Managing Python Versions with asdf


December 15, 2020

I was recently trying to run a pipenv script, but it gave an error that it required Python 3.7 which wasn’t installed. Unfortunately I was on Ubuntu 20.04 which has Python 3.8 as default, and no access to earlier versions in the repositories. However pipenv gave a useful hint; pyenv and asdf not found.

The asdf tool allows you to configure multiple versions of applications in common interactive shells (Bash, Zsh, and Fish). In this case it could handle the installation of any version of Python and pipenv could use it to access that version. But the tool is much more versatile than that and can work with a wide variety of languages including R, Node.js and Java. It gives an easy way to install and set the version; which seems much better than fussing about with JAVA_HOME.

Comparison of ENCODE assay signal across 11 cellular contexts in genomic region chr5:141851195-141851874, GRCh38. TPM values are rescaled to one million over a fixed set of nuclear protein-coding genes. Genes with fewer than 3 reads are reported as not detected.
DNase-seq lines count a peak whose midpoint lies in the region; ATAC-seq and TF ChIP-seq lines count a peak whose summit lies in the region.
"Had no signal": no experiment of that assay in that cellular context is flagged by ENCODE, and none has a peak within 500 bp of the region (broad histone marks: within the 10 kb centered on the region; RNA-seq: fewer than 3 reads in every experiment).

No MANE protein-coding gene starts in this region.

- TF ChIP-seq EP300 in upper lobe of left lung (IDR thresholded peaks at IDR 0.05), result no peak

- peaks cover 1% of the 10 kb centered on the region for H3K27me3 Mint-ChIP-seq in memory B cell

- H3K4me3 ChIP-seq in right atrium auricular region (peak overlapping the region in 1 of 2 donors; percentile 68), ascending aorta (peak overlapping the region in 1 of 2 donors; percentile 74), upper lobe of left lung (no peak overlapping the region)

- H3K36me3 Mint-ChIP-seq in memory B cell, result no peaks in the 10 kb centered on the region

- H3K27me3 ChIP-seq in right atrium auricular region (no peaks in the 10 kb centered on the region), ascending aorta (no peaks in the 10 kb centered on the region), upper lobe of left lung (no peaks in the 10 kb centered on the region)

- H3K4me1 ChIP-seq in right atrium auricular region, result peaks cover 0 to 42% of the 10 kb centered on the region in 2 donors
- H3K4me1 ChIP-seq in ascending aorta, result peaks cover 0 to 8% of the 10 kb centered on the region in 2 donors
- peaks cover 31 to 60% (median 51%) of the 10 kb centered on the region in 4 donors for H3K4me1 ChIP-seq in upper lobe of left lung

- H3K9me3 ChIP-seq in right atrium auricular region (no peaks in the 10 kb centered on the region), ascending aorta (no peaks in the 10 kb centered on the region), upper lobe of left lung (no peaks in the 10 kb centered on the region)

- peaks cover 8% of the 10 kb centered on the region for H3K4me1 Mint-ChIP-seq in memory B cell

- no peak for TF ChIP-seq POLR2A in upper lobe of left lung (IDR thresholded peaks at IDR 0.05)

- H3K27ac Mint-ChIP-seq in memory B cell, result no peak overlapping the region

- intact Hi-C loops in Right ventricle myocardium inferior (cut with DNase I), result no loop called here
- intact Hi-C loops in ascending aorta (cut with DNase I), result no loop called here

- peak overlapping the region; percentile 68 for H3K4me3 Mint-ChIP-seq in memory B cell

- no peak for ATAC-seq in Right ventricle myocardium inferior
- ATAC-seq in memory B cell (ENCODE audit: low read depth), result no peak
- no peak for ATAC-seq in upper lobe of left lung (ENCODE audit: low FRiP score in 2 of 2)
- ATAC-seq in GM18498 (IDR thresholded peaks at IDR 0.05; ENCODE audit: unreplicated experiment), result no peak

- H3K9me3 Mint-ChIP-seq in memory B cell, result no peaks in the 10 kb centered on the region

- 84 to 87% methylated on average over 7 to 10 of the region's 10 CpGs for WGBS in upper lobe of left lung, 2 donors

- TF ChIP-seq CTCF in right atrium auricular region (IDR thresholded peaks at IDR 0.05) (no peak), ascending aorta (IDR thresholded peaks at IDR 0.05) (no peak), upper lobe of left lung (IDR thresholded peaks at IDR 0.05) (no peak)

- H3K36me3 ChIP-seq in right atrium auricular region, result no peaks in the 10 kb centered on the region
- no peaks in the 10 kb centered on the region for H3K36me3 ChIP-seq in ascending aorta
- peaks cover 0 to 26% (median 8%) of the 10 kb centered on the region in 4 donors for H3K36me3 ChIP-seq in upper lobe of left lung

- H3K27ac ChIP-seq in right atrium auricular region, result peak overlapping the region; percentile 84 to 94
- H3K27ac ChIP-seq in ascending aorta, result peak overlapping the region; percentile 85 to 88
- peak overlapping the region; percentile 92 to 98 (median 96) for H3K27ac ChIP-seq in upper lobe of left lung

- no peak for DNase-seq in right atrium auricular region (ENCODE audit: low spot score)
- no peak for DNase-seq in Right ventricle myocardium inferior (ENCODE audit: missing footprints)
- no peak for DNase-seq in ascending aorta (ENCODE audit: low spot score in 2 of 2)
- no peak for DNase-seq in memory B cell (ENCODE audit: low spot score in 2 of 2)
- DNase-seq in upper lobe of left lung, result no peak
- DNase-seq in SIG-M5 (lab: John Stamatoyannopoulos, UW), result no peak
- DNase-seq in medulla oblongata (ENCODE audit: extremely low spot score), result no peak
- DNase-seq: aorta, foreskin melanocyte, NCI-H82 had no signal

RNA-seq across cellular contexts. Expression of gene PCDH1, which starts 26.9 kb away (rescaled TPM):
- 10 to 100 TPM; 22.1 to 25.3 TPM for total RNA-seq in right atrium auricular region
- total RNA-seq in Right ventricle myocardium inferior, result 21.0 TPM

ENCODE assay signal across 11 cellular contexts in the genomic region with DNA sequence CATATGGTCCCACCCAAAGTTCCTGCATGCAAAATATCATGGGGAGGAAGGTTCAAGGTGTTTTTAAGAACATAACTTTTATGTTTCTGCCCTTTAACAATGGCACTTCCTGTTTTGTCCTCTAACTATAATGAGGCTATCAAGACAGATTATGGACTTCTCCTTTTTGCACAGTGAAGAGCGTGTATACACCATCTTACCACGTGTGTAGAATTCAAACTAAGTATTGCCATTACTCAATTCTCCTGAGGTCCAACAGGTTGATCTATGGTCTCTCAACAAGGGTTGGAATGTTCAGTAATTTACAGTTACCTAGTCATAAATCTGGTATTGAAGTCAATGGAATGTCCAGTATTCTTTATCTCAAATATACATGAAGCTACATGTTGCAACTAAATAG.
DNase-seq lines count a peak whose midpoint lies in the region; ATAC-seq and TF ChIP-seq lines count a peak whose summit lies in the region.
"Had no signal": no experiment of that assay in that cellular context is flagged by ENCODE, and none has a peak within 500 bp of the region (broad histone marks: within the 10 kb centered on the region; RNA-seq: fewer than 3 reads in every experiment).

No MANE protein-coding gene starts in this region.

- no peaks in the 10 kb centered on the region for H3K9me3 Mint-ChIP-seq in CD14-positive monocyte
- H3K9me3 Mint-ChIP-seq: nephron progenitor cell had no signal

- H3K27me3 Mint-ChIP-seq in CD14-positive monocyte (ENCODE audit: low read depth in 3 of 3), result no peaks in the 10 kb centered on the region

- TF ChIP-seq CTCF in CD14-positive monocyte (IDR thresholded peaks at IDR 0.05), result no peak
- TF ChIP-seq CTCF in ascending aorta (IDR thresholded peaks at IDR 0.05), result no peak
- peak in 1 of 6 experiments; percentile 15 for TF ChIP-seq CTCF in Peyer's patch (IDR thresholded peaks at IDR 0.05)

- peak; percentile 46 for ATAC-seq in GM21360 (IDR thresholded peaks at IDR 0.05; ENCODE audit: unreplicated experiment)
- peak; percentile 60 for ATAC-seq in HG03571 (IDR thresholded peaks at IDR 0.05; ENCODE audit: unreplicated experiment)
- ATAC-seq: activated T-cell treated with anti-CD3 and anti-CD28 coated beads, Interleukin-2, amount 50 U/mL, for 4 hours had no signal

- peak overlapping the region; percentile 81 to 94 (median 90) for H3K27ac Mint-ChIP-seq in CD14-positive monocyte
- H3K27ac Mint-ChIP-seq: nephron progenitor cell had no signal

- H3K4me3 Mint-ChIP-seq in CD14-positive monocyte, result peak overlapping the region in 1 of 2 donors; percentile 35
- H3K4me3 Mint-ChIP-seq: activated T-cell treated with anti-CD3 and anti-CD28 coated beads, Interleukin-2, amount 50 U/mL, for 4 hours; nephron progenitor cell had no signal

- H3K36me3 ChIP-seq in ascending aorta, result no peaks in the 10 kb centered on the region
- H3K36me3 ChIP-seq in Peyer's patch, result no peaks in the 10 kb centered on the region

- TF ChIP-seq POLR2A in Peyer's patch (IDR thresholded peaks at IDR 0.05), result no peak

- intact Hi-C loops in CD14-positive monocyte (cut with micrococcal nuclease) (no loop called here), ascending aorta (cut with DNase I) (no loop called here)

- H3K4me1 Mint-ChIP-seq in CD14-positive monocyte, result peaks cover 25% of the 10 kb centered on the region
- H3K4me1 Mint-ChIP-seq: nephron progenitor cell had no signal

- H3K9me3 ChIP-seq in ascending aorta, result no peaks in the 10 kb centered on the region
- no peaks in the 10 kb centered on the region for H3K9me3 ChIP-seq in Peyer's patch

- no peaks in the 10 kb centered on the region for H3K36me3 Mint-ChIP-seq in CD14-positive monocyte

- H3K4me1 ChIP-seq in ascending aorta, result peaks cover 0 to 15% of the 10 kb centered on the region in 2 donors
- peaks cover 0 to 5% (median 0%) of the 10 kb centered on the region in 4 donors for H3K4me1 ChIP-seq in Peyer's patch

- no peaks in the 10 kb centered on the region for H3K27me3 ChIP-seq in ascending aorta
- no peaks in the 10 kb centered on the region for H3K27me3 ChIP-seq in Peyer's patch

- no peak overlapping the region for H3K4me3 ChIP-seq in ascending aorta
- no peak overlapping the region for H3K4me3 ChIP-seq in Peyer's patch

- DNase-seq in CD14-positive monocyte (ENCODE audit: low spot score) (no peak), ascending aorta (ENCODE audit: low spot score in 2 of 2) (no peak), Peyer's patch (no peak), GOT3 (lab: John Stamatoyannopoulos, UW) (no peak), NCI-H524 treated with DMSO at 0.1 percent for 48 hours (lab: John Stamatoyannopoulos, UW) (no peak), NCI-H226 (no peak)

It is very easy to install asdf. There’s a very good guide to installing that lets you pick your method. You can then install a plugin like asdf plugin add python, and you’re ready to go. This was enough for pipenv to detect the version and prompt installing it. It seemed much easier to setup than pyenv, while being much more versatile since pyenv is Python specific.

You will need any compile time dependencies installed before you install the plugin. In my case I got an error No module named '_ctypes' because I was missing libffi. I could resolve this by apt install libffi_dev and then reinstalling the plugin; asdf uninstall python 3.7.9 and then asdf install python 3.7.9. Ultimately this shows that it’s less reliable than using a container, where you can bundle all the dependencies of the right version, but asdf is a convenient low-overhead way of managing multiple versions for a programming lanugage.